Authorities in Denmark said they thwarted another plot by arresting eight people around Copenhagen. Danish intelligence said the men were from Afghanistan, Pakistan, Somalia, and Turkey—although six were Danish citizens—and had ties to a senior al Qaida figure.
The foiling of two plots in 24 hours should serve as “a stark reminder of the threat looming over the West, America in particular,” said the New York Daily News in an editorial. Al Qaida was weakened after 9/11, but it “has regained strength in the lawless regions of Pakistan,” and “freelancers” have formed more radical cells. As the sixth anniversary of the 9/11 attacks approaches, the U.S. remains the primary target of Islamic extremists. “Make no mistake: There are more of them, and they are coming.”
“The good news” is that the “wagers of jihad” in Germany and Denmark “were already under surveillance,” said National Review Online’s The Tank military blog. Both cells were “disrupted as they attempted to acquire and gather physical resources for planned attacks. The bad news is that the threat in, from, and to Europe continues to grow.”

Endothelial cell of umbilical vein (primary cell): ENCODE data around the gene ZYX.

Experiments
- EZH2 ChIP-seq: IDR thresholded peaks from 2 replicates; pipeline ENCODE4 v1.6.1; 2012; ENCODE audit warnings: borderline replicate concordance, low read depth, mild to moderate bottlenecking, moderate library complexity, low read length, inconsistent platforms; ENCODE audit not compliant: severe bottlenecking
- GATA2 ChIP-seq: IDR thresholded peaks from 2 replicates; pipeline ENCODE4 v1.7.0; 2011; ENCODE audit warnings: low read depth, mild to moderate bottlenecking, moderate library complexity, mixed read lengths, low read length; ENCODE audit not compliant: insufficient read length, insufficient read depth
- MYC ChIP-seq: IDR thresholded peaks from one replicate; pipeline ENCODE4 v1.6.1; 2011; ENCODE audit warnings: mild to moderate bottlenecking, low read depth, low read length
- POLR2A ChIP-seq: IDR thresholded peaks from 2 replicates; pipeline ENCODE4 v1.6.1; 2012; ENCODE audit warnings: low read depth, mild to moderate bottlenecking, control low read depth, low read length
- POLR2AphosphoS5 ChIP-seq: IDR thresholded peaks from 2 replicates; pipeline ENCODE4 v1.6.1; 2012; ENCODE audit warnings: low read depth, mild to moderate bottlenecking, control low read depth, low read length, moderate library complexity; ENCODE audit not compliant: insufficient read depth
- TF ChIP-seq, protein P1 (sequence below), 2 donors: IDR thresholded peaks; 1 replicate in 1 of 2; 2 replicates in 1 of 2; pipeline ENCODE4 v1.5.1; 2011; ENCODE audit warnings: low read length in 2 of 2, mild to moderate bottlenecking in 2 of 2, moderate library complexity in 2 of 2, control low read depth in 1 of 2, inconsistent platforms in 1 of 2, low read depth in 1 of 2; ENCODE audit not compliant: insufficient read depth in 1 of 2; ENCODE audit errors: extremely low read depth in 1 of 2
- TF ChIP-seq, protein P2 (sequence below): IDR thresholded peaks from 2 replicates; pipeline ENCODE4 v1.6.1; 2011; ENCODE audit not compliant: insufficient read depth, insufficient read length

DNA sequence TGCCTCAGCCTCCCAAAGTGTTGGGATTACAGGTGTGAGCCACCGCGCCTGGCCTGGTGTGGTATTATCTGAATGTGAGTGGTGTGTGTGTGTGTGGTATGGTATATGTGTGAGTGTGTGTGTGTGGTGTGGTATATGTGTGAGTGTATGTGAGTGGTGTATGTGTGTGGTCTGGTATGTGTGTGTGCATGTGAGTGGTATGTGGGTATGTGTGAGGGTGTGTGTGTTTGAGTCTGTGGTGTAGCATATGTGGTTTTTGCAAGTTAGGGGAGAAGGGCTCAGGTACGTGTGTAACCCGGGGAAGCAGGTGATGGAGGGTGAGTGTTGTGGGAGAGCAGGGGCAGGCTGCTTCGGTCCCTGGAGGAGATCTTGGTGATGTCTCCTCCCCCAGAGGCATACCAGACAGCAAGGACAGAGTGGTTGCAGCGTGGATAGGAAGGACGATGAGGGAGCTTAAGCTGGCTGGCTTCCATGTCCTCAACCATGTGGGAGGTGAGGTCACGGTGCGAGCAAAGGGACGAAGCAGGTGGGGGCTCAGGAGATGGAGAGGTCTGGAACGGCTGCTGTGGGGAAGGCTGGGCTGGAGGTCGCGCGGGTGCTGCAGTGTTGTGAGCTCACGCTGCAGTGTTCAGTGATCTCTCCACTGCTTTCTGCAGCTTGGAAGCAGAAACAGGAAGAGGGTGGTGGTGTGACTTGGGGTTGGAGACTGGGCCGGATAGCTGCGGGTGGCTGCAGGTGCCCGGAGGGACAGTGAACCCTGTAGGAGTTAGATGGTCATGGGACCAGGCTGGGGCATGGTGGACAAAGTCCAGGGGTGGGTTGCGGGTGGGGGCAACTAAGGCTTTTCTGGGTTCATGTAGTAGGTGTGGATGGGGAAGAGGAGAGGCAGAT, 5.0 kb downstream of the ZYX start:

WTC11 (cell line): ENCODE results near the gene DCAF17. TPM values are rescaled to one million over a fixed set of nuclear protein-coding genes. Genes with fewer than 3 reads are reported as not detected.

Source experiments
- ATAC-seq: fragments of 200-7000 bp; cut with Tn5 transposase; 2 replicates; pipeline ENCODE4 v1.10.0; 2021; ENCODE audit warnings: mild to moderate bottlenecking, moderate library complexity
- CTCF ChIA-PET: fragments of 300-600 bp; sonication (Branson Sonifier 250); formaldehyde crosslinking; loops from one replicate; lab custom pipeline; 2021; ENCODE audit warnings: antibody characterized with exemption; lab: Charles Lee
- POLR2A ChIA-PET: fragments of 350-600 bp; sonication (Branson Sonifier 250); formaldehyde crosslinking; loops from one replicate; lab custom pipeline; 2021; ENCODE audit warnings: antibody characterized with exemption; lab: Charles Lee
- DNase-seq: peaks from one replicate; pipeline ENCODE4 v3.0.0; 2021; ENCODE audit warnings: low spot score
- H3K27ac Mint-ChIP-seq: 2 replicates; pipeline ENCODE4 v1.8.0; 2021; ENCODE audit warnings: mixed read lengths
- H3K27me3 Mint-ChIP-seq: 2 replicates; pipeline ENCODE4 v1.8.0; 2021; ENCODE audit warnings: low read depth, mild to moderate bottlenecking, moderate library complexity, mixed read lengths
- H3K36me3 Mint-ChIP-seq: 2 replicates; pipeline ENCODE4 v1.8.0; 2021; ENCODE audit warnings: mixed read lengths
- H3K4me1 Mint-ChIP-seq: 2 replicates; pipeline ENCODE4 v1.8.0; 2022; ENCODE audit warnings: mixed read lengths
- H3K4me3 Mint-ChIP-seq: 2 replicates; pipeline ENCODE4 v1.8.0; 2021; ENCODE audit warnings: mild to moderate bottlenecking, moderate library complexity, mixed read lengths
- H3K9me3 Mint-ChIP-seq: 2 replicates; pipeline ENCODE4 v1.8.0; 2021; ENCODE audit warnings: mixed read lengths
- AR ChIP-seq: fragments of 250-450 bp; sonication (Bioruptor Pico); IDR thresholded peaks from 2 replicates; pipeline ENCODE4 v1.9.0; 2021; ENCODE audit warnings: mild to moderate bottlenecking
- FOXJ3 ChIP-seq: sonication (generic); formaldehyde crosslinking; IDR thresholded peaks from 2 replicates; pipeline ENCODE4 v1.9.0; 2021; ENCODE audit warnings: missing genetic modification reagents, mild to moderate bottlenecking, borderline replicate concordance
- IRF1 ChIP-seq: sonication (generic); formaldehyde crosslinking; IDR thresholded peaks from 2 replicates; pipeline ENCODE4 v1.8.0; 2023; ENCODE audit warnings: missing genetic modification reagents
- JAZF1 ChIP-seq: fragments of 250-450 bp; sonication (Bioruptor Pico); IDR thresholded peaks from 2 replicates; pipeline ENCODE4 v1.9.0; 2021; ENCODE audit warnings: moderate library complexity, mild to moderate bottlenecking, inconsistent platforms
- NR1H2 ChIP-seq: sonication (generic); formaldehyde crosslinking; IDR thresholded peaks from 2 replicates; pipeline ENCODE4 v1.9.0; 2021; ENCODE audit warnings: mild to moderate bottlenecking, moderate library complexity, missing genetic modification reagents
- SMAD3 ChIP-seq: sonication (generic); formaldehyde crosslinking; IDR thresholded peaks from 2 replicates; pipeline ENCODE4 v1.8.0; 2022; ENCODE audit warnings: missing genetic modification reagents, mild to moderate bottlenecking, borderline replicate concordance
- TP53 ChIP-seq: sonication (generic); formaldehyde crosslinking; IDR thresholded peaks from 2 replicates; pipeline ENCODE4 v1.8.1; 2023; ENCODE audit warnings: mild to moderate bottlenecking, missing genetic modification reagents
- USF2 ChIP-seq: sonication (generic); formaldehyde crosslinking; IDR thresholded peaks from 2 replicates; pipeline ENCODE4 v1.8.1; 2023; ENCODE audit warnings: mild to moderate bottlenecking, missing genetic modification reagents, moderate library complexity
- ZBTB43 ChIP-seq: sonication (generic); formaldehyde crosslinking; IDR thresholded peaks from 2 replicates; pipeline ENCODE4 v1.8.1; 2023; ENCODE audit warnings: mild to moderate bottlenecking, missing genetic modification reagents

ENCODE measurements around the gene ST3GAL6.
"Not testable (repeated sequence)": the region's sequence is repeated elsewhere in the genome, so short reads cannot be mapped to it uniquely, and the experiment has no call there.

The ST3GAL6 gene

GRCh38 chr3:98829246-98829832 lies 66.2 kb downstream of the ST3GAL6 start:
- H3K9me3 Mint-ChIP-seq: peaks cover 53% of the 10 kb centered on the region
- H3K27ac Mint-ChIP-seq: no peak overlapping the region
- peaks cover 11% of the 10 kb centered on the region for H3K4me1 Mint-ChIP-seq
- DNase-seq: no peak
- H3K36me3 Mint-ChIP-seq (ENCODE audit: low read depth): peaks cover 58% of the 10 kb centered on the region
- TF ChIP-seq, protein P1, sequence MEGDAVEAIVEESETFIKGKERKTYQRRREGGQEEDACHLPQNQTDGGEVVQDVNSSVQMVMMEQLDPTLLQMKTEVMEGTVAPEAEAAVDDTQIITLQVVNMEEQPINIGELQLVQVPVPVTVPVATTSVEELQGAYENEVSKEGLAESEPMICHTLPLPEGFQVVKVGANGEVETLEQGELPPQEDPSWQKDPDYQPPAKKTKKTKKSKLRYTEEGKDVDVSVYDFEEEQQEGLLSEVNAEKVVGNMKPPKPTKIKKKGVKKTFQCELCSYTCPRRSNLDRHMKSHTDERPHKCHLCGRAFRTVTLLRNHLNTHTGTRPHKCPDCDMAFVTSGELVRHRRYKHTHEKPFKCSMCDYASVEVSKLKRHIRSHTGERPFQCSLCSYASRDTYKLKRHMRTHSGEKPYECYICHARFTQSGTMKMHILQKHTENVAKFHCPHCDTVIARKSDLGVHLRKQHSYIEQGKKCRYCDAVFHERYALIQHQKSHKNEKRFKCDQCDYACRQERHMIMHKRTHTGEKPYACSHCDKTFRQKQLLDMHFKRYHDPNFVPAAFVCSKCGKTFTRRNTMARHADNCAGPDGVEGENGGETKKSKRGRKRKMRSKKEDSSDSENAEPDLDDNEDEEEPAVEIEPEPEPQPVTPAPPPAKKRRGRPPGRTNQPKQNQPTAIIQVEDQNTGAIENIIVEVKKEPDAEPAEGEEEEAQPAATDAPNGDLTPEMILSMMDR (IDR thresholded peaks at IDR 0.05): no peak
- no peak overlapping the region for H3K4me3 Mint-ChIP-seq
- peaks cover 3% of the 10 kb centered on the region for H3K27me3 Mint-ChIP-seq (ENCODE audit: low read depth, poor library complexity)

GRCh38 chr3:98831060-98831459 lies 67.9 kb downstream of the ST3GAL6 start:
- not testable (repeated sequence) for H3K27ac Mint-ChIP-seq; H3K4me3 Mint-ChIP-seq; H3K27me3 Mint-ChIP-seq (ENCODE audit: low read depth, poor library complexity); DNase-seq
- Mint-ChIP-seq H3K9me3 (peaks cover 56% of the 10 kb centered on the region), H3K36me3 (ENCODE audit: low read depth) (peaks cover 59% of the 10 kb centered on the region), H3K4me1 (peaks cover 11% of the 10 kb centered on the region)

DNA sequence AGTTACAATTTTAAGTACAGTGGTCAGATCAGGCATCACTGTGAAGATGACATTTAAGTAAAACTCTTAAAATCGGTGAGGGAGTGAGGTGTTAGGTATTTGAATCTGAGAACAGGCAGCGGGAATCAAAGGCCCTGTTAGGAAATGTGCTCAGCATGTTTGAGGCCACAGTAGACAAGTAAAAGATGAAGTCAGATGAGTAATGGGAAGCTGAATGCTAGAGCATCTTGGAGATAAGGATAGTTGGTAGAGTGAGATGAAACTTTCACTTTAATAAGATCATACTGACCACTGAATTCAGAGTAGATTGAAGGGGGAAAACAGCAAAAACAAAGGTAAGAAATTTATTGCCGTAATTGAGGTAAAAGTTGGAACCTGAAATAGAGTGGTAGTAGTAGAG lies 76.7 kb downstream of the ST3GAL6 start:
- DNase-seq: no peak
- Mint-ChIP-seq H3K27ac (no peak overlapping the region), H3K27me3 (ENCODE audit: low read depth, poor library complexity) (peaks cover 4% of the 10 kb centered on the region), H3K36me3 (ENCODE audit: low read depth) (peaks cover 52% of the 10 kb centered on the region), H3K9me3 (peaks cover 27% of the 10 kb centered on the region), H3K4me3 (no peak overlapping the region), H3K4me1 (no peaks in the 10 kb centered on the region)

“It is hard to see how the Iraq war—whether a failure or a success—would have any impact on this tiny cell's attempt at mass murder in the name of God,” said Andrew Sullivan on AndrewSullivan.com. “This is simply the religious violence we have to contend with for the indefinite future. All we can do is what the Germans did: keep up surveillance (with protections against abuse), and run as many to ground as we can.”
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